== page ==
FDA’s Nutrition Facts Overhaul Spurs CPG Resource

FoodMinds LLC, Nutrition Impact LLC and EAS Consulting Group LLC have developed Food Label Compass for food and beverage companiesinspired by the Food and Drug Administration’s (FDA) plans to update its 20-year-old Nutrition Facts label policies “based upon the latest science-based nutrition recommendations.”


According to the consultancies, the new resource offers “a specialized suite of nutrition analysis, regulatory consulting and strategic services to guide food and beverage companies in understanding the impact, complying, communicating, and capitalizing on the new FDA guidelines.”


These “essential services” are in-depth analyses of the food and nutrient content of clients’ brands in relation to the new guidelines, identifying potential changes to the serving-size rules, and assessing the impact of potential changes to Daily Values (DVs) and how nutrition claim criteria may be affected; developing regulatory recommendations and guidance to create labels reflecting the new requirements, validating claim opportunities, answering questions on compliance, and ensuring the information is presented in an approved and consumer-friendly manner; and the development of a strategic road map for the client’s product portfolio and brand messaging to position and plan around new labels that will effectively communicate the new nutrition information.


“From a practical standpoint, we have learned a lot in the past 20 years about the world of food labeling, and how companies should meet regulatory requirements balanced with helping consumers make informed choices,” said Robert C. Post, chief science officer of Chicago-based FoodMinds. “Through our new Food Label Compass, we have effectively packaged a mind-trust of science-based analysis, regulatory counsel, and marketing communications experts to provide clients an edge to successfully navigate and capitalize on this opportunity.”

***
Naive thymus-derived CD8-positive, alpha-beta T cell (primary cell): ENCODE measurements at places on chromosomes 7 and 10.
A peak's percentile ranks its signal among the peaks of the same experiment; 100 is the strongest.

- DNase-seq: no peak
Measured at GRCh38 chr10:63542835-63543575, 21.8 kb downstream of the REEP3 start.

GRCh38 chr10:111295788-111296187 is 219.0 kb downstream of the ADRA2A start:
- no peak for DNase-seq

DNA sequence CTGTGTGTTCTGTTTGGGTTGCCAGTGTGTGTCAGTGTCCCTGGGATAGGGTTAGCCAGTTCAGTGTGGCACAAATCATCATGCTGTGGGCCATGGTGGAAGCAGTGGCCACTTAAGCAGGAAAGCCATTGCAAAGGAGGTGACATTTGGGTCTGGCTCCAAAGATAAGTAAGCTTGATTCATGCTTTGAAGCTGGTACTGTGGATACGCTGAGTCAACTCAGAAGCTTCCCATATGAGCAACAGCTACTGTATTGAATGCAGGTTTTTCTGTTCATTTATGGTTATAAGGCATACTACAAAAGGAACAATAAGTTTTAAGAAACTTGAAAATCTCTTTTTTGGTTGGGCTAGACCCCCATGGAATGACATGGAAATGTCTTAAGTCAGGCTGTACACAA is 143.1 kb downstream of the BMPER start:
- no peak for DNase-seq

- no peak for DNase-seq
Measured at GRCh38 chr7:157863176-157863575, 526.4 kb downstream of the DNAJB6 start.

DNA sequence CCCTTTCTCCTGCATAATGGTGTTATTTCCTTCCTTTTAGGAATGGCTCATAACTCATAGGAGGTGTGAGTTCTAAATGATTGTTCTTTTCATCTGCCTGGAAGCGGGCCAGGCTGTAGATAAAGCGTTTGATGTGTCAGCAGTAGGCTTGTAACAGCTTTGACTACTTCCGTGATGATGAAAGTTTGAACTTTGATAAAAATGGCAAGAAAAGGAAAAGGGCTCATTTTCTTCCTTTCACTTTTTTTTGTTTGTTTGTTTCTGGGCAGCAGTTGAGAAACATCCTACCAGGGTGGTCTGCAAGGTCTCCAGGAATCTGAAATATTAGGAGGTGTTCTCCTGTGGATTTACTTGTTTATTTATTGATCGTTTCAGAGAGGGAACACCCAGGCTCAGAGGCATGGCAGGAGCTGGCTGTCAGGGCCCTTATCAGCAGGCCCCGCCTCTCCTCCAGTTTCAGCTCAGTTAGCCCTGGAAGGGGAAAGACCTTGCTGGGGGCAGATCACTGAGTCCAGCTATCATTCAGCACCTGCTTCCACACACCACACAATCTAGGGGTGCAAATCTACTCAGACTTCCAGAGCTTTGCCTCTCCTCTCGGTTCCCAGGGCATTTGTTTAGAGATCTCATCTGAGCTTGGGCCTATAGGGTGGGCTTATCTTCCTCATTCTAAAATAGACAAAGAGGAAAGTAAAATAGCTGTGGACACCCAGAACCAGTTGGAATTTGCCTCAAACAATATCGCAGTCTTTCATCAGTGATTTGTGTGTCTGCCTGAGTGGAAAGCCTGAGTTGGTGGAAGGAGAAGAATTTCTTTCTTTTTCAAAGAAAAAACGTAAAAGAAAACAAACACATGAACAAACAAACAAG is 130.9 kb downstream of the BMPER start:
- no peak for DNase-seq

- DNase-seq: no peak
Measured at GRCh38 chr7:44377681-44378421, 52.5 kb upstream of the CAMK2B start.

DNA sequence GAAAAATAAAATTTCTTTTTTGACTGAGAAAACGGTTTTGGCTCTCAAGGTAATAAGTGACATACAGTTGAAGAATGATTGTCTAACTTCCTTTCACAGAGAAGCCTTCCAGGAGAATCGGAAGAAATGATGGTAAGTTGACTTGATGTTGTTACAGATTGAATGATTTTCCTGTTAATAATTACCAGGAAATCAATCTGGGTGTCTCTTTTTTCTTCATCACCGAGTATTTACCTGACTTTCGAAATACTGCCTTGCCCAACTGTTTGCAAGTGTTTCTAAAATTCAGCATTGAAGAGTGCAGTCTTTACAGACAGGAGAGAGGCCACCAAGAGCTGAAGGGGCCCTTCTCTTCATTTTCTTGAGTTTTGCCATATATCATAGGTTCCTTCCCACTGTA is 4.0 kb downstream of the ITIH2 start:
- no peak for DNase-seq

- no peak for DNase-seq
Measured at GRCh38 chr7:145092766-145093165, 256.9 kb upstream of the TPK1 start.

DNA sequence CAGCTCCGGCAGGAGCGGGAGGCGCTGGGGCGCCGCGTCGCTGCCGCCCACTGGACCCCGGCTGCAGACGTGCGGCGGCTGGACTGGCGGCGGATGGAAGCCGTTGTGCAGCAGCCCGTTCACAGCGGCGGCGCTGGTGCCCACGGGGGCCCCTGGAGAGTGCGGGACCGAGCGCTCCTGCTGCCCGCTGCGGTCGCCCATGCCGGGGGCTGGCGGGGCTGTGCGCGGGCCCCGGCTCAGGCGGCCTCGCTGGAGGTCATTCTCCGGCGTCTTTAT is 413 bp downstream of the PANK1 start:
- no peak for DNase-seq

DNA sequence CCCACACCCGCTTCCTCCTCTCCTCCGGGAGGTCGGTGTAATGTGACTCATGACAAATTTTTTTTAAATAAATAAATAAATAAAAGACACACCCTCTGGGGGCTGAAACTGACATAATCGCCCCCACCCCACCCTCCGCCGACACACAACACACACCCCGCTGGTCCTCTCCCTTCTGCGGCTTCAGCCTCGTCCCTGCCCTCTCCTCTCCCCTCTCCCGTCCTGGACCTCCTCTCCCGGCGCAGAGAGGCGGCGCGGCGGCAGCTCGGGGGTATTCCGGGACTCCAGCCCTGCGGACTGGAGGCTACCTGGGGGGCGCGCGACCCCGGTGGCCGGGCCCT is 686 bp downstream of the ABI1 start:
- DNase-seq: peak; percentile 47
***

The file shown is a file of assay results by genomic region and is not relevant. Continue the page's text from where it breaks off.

“While the nutrition label has been an invaluable tool to educate consumers, it is overdue for an update so that it can reflect current science and dietary recommendations,” noted Victor Fulgoni, SVP at Battle Creek, Mich.-based Nutrition Impact. “The trick for food and beverage industry will be how to successfully navigate upcoming changes proactively, and then clearly communicate this new information to their consumers.”


As well as changes to how nutrition label information will be presented, the expected FDA changes will include guidance for claims on labeling, which will present a challenge for the industry. “Understanding where there may be new claim opportunities and what scientific research will be needed to validate them is just one area,” explained Edward A. Steele, chairman and CEO of Alexandria, Va.-based EAS Consulting Group. “Just as important is how to be confident that any proposed new labeling is correct.”


According to the FDA, consumer use of the Nutrition Facts label continues to grow, with the percentage of consumers reporting that they often use the label rising from 44 percent in 2002 to 54 percent in 2008.